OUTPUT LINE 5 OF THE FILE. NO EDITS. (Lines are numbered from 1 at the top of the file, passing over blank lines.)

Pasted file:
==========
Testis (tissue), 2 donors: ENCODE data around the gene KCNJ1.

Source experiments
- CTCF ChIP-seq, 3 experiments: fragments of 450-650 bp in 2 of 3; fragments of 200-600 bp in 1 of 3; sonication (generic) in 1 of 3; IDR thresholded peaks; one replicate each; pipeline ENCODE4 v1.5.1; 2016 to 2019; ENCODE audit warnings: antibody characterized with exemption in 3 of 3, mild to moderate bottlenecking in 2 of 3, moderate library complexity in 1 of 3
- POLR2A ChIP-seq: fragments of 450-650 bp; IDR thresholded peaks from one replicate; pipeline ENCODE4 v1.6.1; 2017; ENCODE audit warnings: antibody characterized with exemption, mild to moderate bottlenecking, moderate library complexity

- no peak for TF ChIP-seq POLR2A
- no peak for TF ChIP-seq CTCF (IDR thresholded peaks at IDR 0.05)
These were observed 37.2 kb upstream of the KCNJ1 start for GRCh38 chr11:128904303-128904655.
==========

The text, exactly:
- no peak for TF ChIP-seq POLR2A